The New York Times is reporting that President Obama intends to choose Kansas Gov. Kathleen Sebelius for secretary of Health and Human Services. Some reports suggest she is mulling a run for the Senate in 2010 and may turn the position down. We hope she takes it .
We were fans of Tom Daschle, the former U. S. Senate majority leader who withdrew his nomination for the position over tax questions. We thought he had a unique set of qualifications that would allow him to shepherd health care reform through the rough waters of Congress, and thought his withdrawal was a case of “the perfect being the enemy of the good.”
But we find ourselves being enchanted by Sebelius, who easily shakes off any potential taint that might come from being a second choice. Her qualifications, while very different from Daschle’s, are every bit as compelling.
True non-partisan. Sebelius not only talks the talk; she walks the walk on reaching across the aisle. Way across. To run for re-election, this Democrat lured the state GOP party chair to change his party affiliation and become her running mate. This was actually a “second” for Seblelius – she convinced another Republican to join her ticket during her first run.
Health care reformer. Before becoming Kansas Governor, Sebelius served eight years as the state’s elected insurance commissioner, winning high marks for her strong pro-consumer stands. A major accomplishment was blocking the state’s largest insurer, Blue Cross Blue Shield of Kansas, from merging with an out-of-state insurance company. It seems to us that many of our country’s problems have been born of the “merger mania” since the 1980s. Sometimes, less really is more.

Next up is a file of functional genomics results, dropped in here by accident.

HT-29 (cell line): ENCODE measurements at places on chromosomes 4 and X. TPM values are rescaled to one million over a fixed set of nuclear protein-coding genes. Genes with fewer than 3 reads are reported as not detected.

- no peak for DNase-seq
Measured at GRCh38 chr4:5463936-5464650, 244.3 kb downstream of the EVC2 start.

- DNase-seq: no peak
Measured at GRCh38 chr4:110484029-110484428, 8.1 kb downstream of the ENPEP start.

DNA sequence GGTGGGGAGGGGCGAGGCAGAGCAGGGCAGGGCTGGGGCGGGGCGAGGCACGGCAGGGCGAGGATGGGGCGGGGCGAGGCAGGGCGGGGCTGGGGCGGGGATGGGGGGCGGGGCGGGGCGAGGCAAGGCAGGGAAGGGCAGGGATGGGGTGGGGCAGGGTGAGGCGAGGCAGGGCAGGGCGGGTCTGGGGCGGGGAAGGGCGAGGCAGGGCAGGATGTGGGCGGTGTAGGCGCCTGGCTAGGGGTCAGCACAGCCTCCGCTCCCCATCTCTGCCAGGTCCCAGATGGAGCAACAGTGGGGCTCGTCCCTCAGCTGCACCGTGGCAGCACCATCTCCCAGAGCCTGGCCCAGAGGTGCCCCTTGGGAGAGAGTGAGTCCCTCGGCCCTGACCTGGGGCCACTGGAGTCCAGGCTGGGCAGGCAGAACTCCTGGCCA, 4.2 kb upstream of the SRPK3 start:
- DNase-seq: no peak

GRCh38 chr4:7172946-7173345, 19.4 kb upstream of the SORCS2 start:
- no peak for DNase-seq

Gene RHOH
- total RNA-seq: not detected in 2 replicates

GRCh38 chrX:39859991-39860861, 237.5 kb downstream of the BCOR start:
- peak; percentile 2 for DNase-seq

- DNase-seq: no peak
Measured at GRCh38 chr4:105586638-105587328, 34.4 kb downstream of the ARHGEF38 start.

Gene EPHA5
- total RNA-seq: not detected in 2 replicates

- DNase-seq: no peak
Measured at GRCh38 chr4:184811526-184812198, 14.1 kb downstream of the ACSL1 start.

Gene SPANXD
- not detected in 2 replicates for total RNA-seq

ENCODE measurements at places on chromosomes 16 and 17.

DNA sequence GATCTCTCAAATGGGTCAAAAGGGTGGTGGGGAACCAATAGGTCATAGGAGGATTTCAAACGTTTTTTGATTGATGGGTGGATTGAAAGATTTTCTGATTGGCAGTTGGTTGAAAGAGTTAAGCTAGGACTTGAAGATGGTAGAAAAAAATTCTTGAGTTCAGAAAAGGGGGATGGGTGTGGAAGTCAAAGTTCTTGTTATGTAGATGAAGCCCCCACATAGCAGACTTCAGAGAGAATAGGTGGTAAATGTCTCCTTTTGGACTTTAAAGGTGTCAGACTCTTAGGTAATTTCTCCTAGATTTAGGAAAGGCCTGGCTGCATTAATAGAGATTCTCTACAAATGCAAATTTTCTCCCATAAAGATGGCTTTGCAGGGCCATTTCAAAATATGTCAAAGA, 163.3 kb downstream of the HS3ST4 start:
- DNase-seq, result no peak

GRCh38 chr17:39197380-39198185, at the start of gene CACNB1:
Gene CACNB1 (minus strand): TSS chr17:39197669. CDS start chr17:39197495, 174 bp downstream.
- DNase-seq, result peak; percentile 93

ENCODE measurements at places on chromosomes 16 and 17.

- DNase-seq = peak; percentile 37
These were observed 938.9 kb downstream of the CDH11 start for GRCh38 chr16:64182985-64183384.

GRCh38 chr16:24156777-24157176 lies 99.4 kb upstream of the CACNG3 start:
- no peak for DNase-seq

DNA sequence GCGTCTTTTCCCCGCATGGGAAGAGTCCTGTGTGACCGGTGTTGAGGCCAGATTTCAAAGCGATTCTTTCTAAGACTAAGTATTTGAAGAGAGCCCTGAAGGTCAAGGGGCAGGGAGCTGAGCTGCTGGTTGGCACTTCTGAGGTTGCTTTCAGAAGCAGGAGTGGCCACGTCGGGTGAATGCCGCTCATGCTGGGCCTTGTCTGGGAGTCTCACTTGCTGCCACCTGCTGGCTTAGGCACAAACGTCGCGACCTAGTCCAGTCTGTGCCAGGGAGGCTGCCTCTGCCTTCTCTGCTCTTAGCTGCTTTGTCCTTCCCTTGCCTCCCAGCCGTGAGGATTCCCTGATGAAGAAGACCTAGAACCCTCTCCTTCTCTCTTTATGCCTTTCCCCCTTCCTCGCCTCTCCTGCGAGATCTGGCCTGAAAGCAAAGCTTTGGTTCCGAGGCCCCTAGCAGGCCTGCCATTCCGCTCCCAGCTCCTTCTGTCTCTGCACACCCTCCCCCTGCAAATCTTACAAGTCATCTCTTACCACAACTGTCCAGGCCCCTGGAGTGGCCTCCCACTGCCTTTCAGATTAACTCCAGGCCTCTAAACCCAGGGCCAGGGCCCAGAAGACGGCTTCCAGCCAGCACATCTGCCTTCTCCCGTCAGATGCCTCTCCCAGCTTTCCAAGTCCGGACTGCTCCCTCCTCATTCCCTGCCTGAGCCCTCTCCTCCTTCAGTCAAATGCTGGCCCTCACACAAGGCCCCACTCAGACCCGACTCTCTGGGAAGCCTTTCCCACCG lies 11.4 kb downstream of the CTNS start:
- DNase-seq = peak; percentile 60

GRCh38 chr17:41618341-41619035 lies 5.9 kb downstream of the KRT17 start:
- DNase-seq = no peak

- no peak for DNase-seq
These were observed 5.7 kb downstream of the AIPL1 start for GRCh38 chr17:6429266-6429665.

Refreshing ethics. As commissioner, she cleansed the agency of its longtime insurance industry influence, and refused industry campaign contributions. Make sense? Of course it does, but it’s reassuring to see a public servant with the drive and courage to directly confront the industry she regulates, when the rewards for not doing so are so enticing.
Reduced abortions. Not a topic we normally like to touch on, because of the passions it inflames, but the number of abortions under Sebelius dropped at a greater rate than the national rate as a whole. While the Archbishop of Kansas City was calling for the denial of Holy Communion to Sebelius – a Catholic – because of her pro-choice stands, she confidently initiated health care reforms that dropped abortions by 8.5 percent. We appreciate and endorse her ability to see through the bluster and deliver what should be a win-win: providing more options so fewer women feel the need for abortions.
Good choice, President Obama.